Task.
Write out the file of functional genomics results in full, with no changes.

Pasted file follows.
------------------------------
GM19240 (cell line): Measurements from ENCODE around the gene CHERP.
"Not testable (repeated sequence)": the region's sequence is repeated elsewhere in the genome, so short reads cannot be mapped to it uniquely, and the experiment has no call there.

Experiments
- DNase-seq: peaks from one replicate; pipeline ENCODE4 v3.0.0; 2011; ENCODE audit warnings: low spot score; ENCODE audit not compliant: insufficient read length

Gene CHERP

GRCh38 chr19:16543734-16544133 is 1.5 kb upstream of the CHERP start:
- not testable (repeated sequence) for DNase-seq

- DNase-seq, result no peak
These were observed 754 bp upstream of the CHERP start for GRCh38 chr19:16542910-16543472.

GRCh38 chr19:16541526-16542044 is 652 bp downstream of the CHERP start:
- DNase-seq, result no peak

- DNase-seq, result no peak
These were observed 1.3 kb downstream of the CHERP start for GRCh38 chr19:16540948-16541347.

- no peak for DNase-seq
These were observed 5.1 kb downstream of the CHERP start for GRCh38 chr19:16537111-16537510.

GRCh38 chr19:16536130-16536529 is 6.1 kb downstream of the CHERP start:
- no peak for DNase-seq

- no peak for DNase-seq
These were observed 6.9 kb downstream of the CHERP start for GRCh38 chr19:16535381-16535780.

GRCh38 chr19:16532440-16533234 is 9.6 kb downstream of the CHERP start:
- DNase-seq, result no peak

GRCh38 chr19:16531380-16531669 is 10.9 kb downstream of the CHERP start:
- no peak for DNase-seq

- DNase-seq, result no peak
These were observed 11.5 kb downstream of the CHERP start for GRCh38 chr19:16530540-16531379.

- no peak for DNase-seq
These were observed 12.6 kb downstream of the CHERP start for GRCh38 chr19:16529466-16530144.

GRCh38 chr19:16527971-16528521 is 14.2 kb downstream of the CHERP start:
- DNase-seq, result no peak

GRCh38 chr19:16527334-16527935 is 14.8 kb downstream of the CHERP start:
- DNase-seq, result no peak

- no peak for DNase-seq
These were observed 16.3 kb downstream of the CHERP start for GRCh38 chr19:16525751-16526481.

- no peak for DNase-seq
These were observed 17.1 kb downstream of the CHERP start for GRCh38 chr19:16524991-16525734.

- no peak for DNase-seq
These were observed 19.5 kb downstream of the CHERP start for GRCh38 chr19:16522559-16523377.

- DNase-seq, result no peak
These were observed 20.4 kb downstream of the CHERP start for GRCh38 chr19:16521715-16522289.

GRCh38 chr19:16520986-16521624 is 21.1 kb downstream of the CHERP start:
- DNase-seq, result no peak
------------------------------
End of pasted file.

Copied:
GM19240 (cell line): Measurements from ENCODE around the gene CHERP.
"Not testable (repeated sequence)": the region's sequence is repeated elsewhere in the genome, so short reads cannot be mapped to it uniquely, and the experiment has no call there.

Experiments
- DNase-seq: peaks from one replicate; pipeline ENCODE4 v3.0.0; 2011; ENCODE audit warnings: low spot score; ENCODE audit not compliant: insufficient read length

Gene CHERP

GRCh38 chr19:16543734-16544133 is 1.5 kb upstream of the CHERP start:
- not testable (repeated sequence) for DNase-seq

- DNase-seq, result no peak
These were observed 754 bp upstream of the CHERP start for GRCh38 chr19:16542910-16543472.

GRCh38 chr19:16541526-16542044 is 652 bp downstream of the CHERP start:
- DNase-seq, result no peak

- DNase-seq, result no peak
These were observed 1.3 kb downstream of the CHERP start for GRCh38 chr19:16540948-16541347.

- no peak for DNase-seq
These were observed 5.1 kb downstream of the CHERP start for GRCh38 chr19:16537111-16537510.

GRCh38 chr19:16536130-16536529 is 6.1 kb downstream of the CHERP start:
- no peak for DNase-seq

- no peak for DNase-seq
These were observed 6.9 kb downstream of the CHERP start for GRCh38 chr19:16535381-16535780.

GRCh38 chr19:16532440-16533234 is 9.6 kb downstream of the CHERP start:
- DNase-seq, result no peak

GRCh38 chr19:16531380-16531669 is 10.9 kb downstream of the CHERP start:
- no peak for DNase-seq

- DNase-seq, result no peak
These were observed 11.5 kb downstream of the CHERP start for GRCh38 chr19:16530540-16531379.

- no peak for DNase-seq
These were observed 12.6 kb downstream of the CHERP start for GRCh38 chr19:16529466-16530144.

GRCh38 chr19:16527971-16528521 is 14.2 kb downstream of the CHERP start:
- DNase-seq, result no peak

GRCh38 chr19:16527334-16527935 is 14.8 kb downstream of the CHERP start:
- DNase-seq, result no peak

- no peak for DNase-seq
These were observed 16.3 kb downstream of the CHERP start for GRCh38 chr19:16525751-16526481.

- no peak for DNase-seq
These were observed 17.1 kb downstream of the CHERP start for GRCh38 chr19:16524991-16525734.

- no peak for DNase-seq
These were observed 19.5 kb downstream of the CHERP start for GRCh38 chr19:16522559-16523377.

- DNase-seq, result no peak
These were observed 20.4 kb downstream of the CHERP start for GRCh38 chr19:16521715-16522289.

GRCh38 chr19:16520986-16521624 is 21.1 kb downstream of the CHERP start:
- DNase-seq, result no peak